Blinking rocks 'hog' spotlight

STEVE GREEN -- London Free Press

, Last Updated: 8:56 AM ET

If you're watching the Scott Tournament of Hearts and think you detect little flashing lights on the rocks, you're not seeing things.

The stones do indeed have small red and green lights near the base of the handle, all part of new technology to make hog-line violations instantly recognizable and indisputable.

It's due to the efforts of Londoner Kevin Ackerman and three other electrical engineering students -- Jarret Adam, Johanna Koch and Jason Smith -- at the University of Saskatchewan. They began work on the project six years ago at the suggestion of their professor, Eric Salt.

"Basically, it was a rock detector," said Ackerman, who moved to London in November 2004 and now works for JMP Engineering. "We were thinking that maybe it could give the hog-line judge a better idea of where the rock really was when the player released."

As a competitive player himself -- he played in the 1998 Canadian junior championship for Saskatchewan and played this season as lead for Kirk Ziola of Ilderton -- Ackerman knows all about hog-line violations.

"You were furious when a judge pulled a rock and every curler has way too much pride to admit they just might have been over," he said. "I've seen people really get on the officials and those calls are way too difficult to call accurately. Our goal was to make something you just can't argue with."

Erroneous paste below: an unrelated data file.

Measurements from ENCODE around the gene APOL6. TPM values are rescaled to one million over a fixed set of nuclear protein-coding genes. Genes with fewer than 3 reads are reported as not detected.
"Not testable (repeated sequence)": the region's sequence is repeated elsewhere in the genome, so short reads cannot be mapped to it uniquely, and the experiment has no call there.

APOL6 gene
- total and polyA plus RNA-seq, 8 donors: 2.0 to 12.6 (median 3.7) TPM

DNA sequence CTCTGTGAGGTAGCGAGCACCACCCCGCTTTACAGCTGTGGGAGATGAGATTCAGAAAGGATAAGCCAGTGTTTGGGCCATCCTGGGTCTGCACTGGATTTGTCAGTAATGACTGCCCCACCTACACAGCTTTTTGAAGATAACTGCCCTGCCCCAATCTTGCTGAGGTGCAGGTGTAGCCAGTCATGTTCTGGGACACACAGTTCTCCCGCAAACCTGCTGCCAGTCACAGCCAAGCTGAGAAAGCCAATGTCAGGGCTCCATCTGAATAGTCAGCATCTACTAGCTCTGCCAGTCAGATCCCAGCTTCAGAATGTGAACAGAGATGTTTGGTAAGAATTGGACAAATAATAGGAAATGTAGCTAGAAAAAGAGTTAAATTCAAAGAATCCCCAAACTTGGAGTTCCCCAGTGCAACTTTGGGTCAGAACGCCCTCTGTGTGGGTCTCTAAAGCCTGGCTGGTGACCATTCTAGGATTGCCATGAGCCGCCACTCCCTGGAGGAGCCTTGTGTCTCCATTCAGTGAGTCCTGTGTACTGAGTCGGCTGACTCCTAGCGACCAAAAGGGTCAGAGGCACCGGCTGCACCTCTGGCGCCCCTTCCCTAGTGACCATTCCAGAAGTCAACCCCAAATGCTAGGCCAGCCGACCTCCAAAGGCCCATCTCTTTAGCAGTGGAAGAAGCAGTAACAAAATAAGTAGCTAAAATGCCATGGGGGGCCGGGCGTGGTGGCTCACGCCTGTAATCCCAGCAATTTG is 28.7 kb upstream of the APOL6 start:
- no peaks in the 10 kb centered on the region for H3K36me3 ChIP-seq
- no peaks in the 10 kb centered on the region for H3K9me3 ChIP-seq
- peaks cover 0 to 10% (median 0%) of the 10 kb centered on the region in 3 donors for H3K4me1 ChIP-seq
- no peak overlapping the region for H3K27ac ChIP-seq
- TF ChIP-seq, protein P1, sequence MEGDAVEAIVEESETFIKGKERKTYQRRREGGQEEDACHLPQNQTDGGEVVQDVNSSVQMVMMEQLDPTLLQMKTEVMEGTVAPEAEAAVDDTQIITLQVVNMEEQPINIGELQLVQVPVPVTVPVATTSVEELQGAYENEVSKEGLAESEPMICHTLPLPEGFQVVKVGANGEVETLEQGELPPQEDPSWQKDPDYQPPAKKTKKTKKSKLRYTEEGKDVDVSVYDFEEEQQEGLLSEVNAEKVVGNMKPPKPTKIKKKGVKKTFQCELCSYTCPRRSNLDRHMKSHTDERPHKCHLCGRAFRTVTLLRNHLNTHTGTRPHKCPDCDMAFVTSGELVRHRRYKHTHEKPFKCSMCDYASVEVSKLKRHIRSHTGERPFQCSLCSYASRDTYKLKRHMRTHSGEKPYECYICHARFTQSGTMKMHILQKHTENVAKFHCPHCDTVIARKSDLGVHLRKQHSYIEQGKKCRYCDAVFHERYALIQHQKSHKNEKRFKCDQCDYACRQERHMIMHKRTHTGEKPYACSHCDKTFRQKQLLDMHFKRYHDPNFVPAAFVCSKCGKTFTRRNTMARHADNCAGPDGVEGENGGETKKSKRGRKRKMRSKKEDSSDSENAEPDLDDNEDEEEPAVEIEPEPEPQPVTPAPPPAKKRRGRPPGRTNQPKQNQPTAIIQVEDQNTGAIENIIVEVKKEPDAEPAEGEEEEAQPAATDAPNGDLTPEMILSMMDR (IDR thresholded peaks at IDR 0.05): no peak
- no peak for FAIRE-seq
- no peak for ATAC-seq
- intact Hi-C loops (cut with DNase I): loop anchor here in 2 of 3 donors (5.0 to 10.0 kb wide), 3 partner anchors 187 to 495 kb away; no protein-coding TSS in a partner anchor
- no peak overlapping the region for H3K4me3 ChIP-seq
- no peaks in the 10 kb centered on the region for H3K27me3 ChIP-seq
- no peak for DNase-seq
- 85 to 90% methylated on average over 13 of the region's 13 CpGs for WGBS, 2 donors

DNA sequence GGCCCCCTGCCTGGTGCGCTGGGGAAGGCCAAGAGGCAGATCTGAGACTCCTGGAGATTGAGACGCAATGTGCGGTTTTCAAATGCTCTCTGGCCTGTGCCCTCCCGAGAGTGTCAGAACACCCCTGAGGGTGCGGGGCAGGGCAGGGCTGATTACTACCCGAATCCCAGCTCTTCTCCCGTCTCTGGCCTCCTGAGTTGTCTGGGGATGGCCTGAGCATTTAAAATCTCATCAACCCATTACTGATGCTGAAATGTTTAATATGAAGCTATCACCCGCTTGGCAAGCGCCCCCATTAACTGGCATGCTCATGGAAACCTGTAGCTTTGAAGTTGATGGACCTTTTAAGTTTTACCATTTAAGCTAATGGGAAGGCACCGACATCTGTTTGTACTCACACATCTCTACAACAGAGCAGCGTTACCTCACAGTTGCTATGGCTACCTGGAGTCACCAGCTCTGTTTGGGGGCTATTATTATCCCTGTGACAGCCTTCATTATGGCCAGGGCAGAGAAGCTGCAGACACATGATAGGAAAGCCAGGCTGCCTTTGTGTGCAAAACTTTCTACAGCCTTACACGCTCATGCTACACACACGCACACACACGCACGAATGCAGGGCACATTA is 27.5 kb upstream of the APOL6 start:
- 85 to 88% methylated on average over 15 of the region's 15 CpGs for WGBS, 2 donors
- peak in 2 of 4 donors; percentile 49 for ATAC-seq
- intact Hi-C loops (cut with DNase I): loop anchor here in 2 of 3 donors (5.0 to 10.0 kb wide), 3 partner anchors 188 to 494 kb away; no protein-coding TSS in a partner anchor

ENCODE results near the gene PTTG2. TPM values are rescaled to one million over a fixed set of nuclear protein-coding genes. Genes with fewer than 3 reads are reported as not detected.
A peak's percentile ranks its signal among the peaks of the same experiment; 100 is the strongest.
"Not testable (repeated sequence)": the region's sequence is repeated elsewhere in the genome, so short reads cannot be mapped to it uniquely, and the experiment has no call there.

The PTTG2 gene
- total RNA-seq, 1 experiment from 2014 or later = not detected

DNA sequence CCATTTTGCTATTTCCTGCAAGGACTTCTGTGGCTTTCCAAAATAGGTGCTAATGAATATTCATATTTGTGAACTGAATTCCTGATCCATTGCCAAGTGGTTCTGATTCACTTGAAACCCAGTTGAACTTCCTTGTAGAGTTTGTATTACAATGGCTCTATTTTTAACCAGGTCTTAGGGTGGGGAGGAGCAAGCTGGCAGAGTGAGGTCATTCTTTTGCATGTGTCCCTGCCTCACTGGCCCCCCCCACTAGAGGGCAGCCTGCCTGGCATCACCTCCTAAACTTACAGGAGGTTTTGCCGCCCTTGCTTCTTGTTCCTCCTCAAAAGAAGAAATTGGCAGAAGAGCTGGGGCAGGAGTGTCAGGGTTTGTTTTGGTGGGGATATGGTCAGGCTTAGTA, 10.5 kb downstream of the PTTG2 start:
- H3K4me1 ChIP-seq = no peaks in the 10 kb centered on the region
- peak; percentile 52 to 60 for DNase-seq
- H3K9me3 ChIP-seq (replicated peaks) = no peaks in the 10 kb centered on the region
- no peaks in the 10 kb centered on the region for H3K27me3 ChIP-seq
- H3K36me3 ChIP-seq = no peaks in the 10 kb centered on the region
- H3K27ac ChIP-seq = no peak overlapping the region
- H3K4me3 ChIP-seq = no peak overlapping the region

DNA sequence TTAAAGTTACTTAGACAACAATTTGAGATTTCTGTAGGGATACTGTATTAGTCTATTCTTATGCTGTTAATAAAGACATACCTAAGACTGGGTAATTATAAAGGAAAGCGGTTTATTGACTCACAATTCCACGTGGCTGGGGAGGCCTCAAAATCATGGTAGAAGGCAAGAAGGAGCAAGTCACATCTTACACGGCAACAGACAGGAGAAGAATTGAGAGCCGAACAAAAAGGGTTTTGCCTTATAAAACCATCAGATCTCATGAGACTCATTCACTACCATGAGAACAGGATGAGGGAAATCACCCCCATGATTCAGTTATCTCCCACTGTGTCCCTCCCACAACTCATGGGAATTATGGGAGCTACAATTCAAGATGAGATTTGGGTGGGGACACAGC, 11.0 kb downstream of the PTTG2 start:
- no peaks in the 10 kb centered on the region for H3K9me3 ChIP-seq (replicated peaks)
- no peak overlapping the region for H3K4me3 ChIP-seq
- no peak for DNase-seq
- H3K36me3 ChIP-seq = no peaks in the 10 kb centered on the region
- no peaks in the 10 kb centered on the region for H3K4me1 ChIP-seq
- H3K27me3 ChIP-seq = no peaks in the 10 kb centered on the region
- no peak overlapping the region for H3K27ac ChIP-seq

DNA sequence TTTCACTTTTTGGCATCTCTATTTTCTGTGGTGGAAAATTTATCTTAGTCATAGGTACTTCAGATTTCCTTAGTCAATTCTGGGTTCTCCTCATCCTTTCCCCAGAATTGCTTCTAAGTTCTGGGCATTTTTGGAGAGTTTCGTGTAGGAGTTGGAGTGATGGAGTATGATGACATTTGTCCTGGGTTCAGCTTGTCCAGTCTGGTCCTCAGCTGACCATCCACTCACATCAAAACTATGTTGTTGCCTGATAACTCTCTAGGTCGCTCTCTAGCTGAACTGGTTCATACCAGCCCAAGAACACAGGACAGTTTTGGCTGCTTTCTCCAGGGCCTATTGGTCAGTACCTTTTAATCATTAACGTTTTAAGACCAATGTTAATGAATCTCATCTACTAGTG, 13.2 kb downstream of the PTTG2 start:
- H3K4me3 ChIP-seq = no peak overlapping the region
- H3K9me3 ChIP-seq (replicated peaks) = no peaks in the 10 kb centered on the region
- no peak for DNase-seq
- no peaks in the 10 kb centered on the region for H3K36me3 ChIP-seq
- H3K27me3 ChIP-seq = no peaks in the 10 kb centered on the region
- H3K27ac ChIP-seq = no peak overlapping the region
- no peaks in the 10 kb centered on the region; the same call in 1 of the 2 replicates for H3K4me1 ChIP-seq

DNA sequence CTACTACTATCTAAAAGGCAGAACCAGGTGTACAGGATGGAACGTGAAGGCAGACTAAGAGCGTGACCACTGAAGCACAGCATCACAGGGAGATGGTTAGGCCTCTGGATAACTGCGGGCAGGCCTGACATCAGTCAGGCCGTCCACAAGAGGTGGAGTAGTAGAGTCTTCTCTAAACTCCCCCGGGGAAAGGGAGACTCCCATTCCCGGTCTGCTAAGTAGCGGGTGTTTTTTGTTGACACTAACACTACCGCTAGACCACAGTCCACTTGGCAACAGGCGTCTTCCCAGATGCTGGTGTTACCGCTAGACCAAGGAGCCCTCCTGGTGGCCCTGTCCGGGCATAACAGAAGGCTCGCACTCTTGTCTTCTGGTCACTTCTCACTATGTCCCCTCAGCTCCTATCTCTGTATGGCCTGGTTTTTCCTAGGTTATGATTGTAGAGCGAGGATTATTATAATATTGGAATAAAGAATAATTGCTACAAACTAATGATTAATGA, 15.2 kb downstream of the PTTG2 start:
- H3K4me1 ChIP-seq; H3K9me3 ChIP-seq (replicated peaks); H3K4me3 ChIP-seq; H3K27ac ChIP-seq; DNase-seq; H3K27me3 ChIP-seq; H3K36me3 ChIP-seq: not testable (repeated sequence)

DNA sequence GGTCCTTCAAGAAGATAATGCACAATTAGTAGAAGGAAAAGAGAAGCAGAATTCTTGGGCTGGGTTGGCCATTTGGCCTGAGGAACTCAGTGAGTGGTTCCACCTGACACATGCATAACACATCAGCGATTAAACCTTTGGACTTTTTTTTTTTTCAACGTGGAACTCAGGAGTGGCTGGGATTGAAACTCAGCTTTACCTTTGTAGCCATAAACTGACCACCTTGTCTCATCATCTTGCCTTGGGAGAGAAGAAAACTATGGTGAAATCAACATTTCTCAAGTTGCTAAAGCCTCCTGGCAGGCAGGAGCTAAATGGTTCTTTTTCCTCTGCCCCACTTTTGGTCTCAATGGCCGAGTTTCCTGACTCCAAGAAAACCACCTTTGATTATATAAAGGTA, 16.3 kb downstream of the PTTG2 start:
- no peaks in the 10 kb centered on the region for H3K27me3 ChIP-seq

Once the students showed their prototype would work, they met with Neil Houston, a former Canadian and world champion and now manager of championship services and programs for the Canadian Curling Association. After some modifications and some manufacturing help from a firm called Startco Engineering, the devices were first used at the 2003 Continental Cup.

They have been used at every national and world championship since, taking away one of the game's more contentious aspects.

Players must release the stone before its leading edge hits the near hog line. But with curlers sliding farther out from the hack and hanging on to the rock as long as possible, it was inevitable that they'd start crossing the line more frequently.

That led to the introduction of on-ice hog-line officials, but also the element of human error. That was particularly visible at the 1986 Brier in Kitchener-Waterloo, when Saskatchewan's Lyle Muyres had several rocks pulled in his first game, despite video evidence clearing him.


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